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Romeo Is a Dirtbag. So Why Is <i>Romeo and Juliet</i> Our Favorite Love Story?

A story in which a 13-year-old girl is seduced by a deceiving cad who turns out to be a killer, then is convinced by a prevaricating priest to fake her own death, and finally ends up committing suicide for real -- this should not be a global model of a love story.
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Valentine's Day-timed Romeo and Juliet tie-ins can be found everywhere, from the upper-middle-brow NEH-funded PBS series Shakespeare Uncovered, which premiers a Joseph Fiennes-hosted episode on Romeo and Juliet on February 13th, to San Francisco's campy Castro Theatre, where the fare for February 14th is a "Marc Huestis presents" screening of the 1968 Franco Zeffirelli film, complete with an in-person appearance by Leonard Whiting, Zeffirelli's Romeo (and heartthrob of an entire generation of gay men). It's timely proof that Romeo and Juliet remains the world's favorite love story.

But this popularity is hardly a testament to the lasting power of Renaissance high culture. Rather, it reflects how we cling to the idea of a love story that we've collectively projected onto Romeo and Juliet, while ignoring the most fascinating, troubling and cautionary aspects of Shakespeare's play. Because if you believe Romeo and Juliet is a romantic tale about teens in true love who are kept apart by feuding parents, you've completely missed the point.


Romeo is a lascivious creep you wouldn't want dating your 13-year-old daughter.

Romeo meets Juliet after donning a disguise and sneaking uninvited into a party thrown by her father. This bit of trickery is necessitated by the enmity between their families. But our attachment to the idea of Romeo and Juliet as star-crossed lovers obscures the fact that Romeo sneaks in to seduce another member of the Capulet clan, Juliet's cousin Rosaline. Despite Rosaline's vow to remain chaste, Romeo confides to his buddies Benvolio and Mercutio that he even offered to "ope her lap to saint-seducing gold" -- a poetic way to say he tried to pay Rosaline to let him deflower her.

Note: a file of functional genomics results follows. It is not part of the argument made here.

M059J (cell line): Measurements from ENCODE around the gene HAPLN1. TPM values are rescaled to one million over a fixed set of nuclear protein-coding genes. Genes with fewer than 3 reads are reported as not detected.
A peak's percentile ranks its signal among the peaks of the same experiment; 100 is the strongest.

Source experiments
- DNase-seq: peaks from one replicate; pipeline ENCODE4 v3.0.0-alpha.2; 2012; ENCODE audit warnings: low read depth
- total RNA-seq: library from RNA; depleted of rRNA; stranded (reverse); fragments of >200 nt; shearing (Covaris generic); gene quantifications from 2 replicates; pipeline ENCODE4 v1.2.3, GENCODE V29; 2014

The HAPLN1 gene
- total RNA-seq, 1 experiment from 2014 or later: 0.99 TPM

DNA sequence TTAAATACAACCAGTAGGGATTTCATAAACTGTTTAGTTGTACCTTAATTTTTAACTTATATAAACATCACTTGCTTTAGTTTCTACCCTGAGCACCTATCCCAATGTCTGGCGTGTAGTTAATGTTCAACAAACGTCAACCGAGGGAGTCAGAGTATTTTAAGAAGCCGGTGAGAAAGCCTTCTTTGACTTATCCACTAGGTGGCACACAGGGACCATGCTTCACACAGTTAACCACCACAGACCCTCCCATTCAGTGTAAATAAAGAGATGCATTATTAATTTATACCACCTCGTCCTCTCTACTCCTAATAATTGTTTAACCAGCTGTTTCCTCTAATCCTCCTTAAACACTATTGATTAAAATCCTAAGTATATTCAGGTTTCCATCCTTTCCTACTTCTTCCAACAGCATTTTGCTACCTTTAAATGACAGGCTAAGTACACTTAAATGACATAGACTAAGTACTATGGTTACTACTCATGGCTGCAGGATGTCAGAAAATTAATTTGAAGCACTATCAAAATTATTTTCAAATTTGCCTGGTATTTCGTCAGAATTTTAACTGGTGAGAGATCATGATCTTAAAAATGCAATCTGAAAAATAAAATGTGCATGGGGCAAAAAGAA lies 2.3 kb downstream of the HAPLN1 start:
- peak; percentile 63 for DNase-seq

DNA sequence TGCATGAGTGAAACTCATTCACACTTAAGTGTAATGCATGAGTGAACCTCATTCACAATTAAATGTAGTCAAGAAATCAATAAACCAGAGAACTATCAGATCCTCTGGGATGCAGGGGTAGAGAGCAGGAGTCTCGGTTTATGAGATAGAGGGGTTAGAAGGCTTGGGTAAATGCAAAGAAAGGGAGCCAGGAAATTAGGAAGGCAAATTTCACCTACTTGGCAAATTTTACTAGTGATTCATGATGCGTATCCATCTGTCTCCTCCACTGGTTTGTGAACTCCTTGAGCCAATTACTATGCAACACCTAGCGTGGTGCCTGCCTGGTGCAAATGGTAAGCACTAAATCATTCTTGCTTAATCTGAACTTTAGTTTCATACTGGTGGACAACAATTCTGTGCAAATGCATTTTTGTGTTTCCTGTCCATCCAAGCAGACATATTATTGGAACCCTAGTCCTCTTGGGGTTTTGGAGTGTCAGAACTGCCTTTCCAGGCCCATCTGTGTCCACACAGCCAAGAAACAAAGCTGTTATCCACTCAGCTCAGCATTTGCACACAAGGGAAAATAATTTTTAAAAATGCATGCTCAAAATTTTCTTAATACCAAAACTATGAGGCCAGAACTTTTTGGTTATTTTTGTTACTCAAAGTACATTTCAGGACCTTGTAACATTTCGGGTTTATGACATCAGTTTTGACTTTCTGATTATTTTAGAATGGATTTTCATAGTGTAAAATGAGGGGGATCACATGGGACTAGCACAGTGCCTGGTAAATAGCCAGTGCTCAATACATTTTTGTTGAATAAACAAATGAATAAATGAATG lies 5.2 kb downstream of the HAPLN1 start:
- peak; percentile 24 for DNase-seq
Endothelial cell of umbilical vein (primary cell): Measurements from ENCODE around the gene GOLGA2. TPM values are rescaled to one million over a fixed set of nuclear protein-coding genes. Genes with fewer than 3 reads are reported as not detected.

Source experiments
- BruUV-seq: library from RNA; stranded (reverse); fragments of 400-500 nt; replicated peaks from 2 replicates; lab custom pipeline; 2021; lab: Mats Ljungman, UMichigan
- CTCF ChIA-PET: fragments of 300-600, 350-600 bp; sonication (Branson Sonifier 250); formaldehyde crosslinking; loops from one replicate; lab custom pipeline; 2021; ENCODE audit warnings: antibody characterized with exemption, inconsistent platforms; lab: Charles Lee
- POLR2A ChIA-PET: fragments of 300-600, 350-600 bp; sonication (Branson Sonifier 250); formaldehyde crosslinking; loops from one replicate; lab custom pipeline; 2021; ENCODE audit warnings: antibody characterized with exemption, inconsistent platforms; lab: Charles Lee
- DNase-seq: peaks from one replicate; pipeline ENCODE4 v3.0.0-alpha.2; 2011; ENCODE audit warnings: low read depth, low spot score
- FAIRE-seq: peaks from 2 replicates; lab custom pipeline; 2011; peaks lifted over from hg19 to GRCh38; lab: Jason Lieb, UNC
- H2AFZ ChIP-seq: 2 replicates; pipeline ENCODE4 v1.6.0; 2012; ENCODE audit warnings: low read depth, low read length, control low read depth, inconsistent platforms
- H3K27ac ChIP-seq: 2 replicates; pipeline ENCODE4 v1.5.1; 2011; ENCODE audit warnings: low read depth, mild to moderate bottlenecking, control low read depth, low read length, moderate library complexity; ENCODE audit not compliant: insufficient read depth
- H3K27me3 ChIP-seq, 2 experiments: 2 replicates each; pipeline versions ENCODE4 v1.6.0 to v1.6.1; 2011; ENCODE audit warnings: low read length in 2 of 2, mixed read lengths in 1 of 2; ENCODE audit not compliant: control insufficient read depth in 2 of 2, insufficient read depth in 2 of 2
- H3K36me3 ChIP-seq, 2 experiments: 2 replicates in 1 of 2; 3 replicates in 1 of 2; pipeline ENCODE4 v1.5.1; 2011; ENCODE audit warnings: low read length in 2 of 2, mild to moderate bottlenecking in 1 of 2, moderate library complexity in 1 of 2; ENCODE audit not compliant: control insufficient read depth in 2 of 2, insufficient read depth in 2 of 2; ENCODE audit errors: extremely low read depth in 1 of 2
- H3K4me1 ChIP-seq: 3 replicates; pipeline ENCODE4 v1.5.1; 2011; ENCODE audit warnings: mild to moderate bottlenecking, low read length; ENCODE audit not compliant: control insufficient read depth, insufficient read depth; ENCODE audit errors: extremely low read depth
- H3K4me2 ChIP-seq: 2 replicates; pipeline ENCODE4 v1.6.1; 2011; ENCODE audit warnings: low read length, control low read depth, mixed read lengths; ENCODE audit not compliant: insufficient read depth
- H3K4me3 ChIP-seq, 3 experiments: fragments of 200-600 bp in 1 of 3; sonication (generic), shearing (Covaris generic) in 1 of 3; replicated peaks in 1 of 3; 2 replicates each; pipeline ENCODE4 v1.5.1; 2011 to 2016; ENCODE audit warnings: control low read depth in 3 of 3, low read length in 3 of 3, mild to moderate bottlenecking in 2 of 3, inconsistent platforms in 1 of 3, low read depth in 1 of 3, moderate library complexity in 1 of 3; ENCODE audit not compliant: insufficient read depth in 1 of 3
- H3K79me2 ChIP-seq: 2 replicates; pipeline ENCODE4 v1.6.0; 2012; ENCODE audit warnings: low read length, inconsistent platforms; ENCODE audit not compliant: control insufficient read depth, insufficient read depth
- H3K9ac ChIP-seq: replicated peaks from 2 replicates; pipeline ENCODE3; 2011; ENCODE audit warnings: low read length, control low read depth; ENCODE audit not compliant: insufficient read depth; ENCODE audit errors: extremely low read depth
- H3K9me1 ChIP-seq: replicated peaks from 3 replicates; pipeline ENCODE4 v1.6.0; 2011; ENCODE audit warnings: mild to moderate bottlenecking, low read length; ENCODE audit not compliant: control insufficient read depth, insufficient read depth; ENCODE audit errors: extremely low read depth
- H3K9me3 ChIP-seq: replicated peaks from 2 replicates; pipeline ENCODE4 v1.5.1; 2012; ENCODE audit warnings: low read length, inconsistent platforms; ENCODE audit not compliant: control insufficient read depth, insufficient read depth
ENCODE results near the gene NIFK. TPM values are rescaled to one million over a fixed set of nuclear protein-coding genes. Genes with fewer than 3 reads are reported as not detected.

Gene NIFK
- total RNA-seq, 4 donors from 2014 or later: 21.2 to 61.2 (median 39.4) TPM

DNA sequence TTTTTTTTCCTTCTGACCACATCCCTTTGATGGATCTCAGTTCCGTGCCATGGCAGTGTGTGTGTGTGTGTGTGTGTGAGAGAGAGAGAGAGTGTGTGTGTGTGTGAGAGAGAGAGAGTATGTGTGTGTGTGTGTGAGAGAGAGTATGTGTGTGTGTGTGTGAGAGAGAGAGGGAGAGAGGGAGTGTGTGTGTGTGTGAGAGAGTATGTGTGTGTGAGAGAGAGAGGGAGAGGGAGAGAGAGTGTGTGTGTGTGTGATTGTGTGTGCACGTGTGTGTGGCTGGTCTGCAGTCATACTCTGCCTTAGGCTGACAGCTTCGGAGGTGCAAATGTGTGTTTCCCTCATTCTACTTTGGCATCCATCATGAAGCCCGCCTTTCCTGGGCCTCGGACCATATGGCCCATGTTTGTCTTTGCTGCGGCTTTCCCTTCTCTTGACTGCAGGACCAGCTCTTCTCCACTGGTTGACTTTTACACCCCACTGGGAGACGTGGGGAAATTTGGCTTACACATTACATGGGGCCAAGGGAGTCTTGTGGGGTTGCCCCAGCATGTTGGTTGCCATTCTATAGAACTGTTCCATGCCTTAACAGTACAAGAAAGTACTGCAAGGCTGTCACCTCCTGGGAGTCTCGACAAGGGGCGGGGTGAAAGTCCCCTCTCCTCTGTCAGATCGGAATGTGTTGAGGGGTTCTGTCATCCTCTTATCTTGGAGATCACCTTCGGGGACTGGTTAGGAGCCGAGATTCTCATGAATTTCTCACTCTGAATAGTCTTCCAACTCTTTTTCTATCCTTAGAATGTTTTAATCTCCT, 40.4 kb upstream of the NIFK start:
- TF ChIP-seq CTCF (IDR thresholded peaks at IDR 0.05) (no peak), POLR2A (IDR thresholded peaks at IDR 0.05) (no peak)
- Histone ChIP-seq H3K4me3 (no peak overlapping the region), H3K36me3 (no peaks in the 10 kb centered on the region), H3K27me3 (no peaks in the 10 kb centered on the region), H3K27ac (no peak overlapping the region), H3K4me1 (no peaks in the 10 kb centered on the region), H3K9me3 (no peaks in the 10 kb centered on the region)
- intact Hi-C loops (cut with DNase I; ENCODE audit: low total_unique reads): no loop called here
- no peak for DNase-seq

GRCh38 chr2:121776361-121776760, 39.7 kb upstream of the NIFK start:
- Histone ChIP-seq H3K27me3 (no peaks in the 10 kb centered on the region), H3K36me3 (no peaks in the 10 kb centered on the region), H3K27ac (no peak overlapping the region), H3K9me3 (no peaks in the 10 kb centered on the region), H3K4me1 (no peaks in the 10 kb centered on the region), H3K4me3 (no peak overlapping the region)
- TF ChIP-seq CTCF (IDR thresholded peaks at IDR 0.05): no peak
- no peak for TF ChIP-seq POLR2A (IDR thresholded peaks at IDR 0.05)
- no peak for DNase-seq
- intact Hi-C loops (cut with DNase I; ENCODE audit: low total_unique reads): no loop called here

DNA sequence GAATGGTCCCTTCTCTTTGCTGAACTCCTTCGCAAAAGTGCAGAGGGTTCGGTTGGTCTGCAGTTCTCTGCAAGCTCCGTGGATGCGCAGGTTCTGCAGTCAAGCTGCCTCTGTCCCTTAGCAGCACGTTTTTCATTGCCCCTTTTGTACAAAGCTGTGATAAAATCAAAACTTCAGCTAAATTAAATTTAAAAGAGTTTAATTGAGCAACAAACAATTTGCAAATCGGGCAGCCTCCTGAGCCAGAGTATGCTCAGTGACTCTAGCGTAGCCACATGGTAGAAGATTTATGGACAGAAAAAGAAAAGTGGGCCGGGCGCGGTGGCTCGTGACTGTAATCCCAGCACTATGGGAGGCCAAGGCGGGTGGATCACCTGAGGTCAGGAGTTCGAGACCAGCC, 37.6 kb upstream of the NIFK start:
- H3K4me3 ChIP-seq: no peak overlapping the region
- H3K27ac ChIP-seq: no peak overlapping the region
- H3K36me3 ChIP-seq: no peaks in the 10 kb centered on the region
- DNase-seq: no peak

Upon seeing Juliet, Romeo fickly turns his attention to her. But he remains a sordid character. Just one hour after marrying Juliet, Romeo whines to himself that her "beauty hath made me effeminate," and proceeds to prove his manhood by stabbing her other cousin, Tybalt, to death.

Juliet's father isn't a cruel villain trying to force his daughter into an unhappily-ever-after marriage.

For much of the play, Lord Capulet is the character most in line with our modern ideas about romance. During the not-so-good-old days of the 14th century in which Romeo and Juliet is set, marriage was a means for wealthy Italian families to form political and business alliances. Typically, a father decided whom his daughter should marry. But Lord Capulet doesn't want to exercise this option.

We learn this when Paris -- a nephew to the city's ruling prince and thus exactly the sort of well-connected son-in-law any paterfamilias should want -- presses Lord Capulet to give him Juliet in marriage. Lord Capulet responds, "woo her, gentle Paris, get her heart/ My will to her consent is but a part/ An she agree, within her scope of choice / Lies my consent and fair according voice." In other words, he says Juliet should get to decide the not-so-unimportant question of whom she'll marry.